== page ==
Do We Jet Ski or Scuba Dive? A Gamer's Dilemma

Wednesday, November 16, 2011 at 9:00 am
When I play Modern Combat: Fallen Nation, can I multitask?
A few years ago, I found myself neck-deep in a pool of self-loathing when I read Nicholas Carr's article "Is Google Making Us Stupid?," and I drowned when I came across this passage: "My mind now expects to take in information the way the Net distributes it: in a swiftly moving stream of particles. Once I was a scuba diver in the sea of words. Now I zip along the surface like a guy on a Jet Ski."

My writing and gaming habits are similar. It's true that I rely too much on the Internet; in fact, thanks to distractions such as news tickers, interactive ads ("Click here for your free iPhone!") and Google chat, I admit that errors have made their way into my work. Distraction - that's the keyword here. [Update: In fact, I looked at this again and noticed a few typos. Damn!]

From a gamer's point of view, I've looked at Carr's article once again and thought about how it relates to our discussions on video game narratives. I think I'm turning into a Jet Skiing gamer, skimming over long-form narratives and touching lots of different areas in the sea of the video games.

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Perspective & The Potential Of Rainbow 6: Patriots

Wednesday, November 9, 2011 at 2:00 pm
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I'd argue that video games rely on perspective to convey a story more than any other narrative medium. As we follow our protagionists, we are tethered by perspective so that we can only witness the things that directly happen to us. Sometimes we move between characters to fill out a sequence of events. Others, we're given a few different angles to view a singular situation.

But the stories we experience really never capitalize on the potential of perspective as a device in a video game saga. As we cycle between characters, the personas that motivate our objectives are usually more or less uniform. For instance, its easy to imagine a story where an elite soldier from the US is trying to infiltrate the same compound as a Russian mercenary, and we get to see it from both angles. We shoot things, creep, escape, all the same, though our characters may serve different masters. Things of that kind are found in first-person shooters all the time. The problem is that those perspectives have very little differentiation besides location, and while they can serve for some intriguing gameplay variations, the actual degree to which they innovate and improve storytelling is only a tiny increment.

Part of this is due to the nature of how video games function as human-digital interactive experiences. Because we're the ones driving the ship, it can be difficult to shift from one perspective to another because, while the characters change, we remain the same in reality.

I think that can evolve, though. And I think that Rainbow 6: Patriots could be championing that sort of evolution - if the lord is willing and the concept footage is true.

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NBA 2K12 is Fiction Ripe for Reality

Wednesday, November 2, 2011 at 12:00 pm
History as Entertainment.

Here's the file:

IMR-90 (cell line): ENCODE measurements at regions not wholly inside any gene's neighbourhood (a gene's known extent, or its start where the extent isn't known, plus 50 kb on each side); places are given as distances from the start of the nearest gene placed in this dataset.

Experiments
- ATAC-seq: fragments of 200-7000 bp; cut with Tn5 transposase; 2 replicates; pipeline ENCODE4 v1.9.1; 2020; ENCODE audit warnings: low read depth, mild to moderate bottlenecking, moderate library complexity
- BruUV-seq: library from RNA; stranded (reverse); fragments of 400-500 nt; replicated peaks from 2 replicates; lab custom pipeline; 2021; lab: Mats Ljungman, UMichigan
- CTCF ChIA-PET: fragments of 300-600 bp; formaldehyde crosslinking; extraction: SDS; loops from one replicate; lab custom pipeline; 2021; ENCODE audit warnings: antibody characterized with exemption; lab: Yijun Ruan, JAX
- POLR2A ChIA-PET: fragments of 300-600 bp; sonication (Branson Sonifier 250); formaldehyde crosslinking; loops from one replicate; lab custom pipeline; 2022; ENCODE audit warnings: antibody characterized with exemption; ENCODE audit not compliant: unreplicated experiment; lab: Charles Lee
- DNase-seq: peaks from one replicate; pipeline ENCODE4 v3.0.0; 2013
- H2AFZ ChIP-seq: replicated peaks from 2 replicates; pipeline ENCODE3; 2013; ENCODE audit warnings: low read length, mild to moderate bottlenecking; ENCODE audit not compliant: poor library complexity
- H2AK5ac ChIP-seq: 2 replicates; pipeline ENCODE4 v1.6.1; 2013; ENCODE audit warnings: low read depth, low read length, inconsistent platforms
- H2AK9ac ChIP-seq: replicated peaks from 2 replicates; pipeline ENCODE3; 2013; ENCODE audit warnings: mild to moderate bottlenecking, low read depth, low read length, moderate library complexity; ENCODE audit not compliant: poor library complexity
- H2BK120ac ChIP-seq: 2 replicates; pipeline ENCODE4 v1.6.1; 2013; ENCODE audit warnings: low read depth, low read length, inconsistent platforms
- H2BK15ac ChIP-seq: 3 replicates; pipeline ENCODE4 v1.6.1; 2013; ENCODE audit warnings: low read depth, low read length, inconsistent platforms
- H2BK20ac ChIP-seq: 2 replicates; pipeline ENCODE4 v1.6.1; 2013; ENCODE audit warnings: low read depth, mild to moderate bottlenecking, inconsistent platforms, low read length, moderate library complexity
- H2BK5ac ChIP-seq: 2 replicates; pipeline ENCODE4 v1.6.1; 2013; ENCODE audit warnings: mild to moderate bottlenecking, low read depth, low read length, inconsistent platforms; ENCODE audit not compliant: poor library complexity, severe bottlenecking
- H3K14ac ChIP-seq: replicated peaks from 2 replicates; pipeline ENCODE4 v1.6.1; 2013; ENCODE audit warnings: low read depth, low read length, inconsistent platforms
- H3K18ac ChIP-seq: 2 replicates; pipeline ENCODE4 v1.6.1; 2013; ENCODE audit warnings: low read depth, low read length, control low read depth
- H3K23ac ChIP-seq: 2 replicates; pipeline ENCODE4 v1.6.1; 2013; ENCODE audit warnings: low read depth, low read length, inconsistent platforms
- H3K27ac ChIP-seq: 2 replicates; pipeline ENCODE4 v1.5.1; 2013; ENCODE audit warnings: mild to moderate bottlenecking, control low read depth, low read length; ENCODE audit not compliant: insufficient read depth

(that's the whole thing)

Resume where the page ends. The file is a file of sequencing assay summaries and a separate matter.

It's a no-brainer the NBA is losing piles and piles of revenue because of the lockout, a deep cut on basketball and its fanatics. Except those who play video games. NBA 2K12 is the answer to this so far non-existent season, offering aesthetics and gameplay that stand face to face with reality, at the tipoff. Compared to NBA 2K11, which I reviewed last year‚ the game, at its core, is fairly similar to the last iteration, but the major slam dunks are the "NBA's Greatest" mode (more in a moment) and, in my experience, easier shot mechanics (release, control, fluidity‚ maybe even automation).

I still suck at NBA video games, but I get my kicks from 2K12 because, like others, it's recreating history and forecasting the future of the NBA. When analyzed with theories on fiction, it's one of the greatest basketball games of this decade. 

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Tags: NBA 2K12

Before They're Art, Video Games Need To Mean Something

Wednesday, October 19, 2011 at 11:00 am
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April 26, 1937 fell on a Monday. It was a Market Day throughout most of rural Spain, and in the northern Basque country, this day of quiet commerce was clogged by lines of sooty men in tattered clothes. They, like the rifles in their hands, were of various ages and calibers, and they believed dearly in freedom. General Franco's Nationalist army was skirting their region, threatening to send hot shells and sharp swords through the thinning, improvised Republican army as it sought to maintain the Basque's political and ethnic autonomy in light of the fascist regime.

On that same day, Adolf Hitler held an experiment. He had found an ally in Franco -- the two were similar in their core ideologies, save for expansion -- and an ally in the precarious Spanish Revolution that was brimming at the time. Hitler's mind was clever, and he coordinated a plan with Franco to send a clear and vivid telegraph to the Spanish people. The two chose the town of Guernica. It was largely populated by Basque civilians, a feature beneficial to the fascist leaders because whatever message they sent would transmit to the core of Republican sympathizers, no matter their level of involvement in the revolution. Guernica sat close to Germany, was besieged by the ocean's waves to the north, and buffered by hostility on the remaining sides. 

Knowing this, the Nazi Condor Legion dropped twenty thousand kilograms of explosives into Guernica's crowded streets. Hitler wanted to see what would happen. Franco saw the opportunity.

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Is Another World the Video Game's Answer to Silent Film?

Tuesday, October 11, 2011 at 11:00 am
Take me to Another World.
Another World (a.k.a. Out of This World) is celebrating its 20-year anniversary, and rightly so. A 2-D, platformer game that by today's standards seems outdated, it's seeing another revival as an iOS app, offering highly defined graphics, touch controls and enhanced sound effects, which are minimal at best. The game centers on Dr. Lester Knight Chaykin, a physicist stumbling through a unforgiving world, one riddled with laser-wielding ogres, faulty environments, man-eating cave dwellers and one dopey partner, Buddy. It's certainly an adventure worth remembering, mainly because of its difficulty. Little instruction or tutorials are given; as Dr. Chaykin, you're simply dropped into a foreign land and expected to fend for yourself. Dialogue is almost nonexistent.

But Another World's silence is the engaging facet of the game. To me, that facet allows me to imagine the details of the narrative arc. Though it's clear that Dr. Chaykin enters Another World (conflict) and exits it (resolution), the actions betwixt the two will be narrated by my imagination, thanks to the aforementioned silence. The game is freeing, and it's mysterious, just like a good silent film. (If this was a proper review, I'd slap a 4 out of 5 on it.)